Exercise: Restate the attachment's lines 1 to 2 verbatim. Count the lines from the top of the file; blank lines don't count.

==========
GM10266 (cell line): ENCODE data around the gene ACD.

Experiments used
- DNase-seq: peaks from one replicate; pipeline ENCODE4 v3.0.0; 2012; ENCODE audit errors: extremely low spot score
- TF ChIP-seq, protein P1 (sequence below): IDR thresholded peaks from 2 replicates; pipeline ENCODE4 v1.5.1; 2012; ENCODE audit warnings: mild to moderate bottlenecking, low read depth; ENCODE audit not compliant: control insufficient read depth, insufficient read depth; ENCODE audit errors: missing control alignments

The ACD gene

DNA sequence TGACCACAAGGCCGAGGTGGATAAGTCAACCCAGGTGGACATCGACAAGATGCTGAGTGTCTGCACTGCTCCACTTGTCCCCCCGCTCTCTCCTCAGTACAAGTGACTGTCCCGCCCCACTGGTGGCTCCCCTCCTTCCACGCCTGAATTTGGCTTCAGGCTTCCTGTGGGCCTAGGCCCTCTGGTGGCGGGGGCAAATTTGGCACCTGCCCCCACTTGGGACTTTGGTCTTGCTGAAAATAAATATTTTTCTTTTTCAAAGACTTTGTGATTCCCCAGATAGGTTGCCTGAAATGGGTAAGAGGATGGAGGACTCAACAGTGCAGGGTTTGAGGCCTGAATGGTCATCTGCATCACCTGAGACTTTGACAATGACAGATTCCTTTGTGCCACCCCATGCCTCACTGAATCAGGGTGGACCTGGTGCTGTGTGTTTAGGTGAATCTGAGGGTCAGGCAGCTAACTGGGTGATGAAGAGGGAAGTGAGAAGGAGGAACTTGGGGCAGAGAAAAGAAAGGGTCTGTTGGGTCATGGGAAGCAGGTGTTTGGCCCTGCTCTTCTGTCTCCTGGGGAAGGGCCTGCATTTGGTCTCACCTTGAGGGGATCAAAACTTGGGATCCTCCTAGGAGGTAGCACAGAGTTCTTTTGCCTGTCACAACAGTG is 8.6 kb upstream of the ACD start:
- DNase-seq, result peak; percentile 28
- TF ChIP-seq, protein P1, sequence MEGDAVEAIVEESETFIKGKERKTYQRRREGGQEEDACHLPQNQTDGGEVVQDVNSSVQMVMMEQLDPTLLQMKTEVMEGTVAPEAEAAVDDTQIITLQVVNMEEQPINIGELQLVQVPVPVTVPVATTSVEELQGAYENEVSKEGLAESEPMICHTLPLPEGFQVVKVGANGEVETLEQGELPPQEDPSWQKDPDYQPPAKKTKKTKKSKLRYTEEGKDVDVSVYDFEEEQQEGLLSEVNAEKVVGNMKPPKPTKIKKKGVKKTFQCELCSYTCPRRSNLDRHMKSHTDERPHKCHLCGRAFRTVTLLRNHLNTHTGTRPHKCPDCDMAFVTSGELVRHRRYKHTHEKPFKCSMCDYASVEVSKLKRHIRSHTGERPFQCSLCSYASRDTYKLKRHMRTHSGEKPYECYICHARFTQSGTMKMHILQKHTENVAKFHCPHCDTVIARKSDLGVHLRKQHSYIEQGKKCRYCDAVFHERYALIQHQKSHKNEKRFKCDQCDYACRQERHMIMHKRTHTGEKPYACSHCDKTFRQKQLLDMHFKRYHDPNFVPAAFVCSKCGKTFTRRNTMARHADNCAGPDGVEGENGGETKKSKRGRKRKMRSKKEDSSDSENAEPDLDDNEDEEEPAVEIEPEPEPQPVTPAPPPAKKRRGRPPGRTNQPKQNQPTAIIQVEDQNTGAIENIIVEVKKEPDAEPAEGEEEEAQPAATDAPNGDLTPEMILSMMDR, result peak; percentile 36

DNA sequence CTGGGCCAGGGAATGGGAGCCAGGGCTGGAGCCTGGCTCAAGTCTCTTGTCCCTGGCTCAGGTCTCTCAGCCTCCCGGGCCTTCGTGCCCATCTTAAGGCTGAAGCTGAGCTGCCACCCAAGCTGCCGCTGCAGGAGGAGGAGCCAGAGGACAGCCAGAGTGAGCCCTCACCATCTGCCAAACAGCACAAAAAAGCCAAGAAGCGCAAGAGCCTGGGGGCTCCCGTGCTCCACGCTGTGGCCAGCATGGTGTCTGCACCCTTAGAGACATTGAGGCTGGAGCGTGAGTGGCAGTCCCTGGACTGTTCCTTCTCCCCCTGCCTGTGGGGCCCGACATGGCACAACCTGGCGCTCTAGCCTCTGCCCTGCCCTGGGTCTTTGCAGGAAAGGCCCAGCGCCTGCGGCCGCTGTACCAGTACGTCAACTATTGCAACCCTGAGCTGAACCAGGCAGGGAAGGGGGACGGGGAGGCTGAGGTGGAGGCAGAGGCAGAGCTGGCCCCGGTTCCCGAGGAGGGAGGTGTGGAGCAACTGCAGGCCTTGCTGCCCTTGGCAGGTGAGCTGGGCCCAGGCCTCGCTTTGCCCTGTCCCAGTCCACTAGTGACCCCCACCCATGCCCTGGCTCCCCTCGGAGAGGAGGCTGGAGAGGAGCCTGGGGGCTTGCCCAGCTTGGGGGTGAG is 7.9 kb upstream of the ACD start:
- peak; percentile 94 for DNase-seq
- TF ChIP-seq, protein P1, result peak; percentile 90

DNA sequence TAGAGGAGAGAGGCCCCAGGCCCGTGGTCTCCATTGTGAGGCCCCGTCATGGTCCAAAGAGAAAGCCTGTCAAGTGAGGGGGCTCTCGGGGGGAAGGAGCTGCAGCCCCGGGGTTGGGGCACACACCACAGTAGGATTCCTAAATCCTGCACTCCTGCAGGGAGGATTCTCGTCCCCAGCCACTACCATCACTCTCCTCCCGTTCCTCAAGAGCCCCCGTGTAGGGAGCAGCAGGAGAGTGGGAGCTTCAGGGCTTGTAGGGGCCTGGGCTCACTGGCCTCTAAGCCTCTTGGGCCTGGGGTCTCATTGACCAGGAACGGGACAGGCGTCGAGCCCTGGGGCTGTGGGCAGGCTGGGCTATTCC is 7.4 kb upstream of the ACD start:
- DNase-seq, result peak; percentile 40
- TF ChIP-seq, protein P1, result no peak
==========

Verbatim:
GM10266 (cell line): ENCODE data around the gene ACD.

Experiments used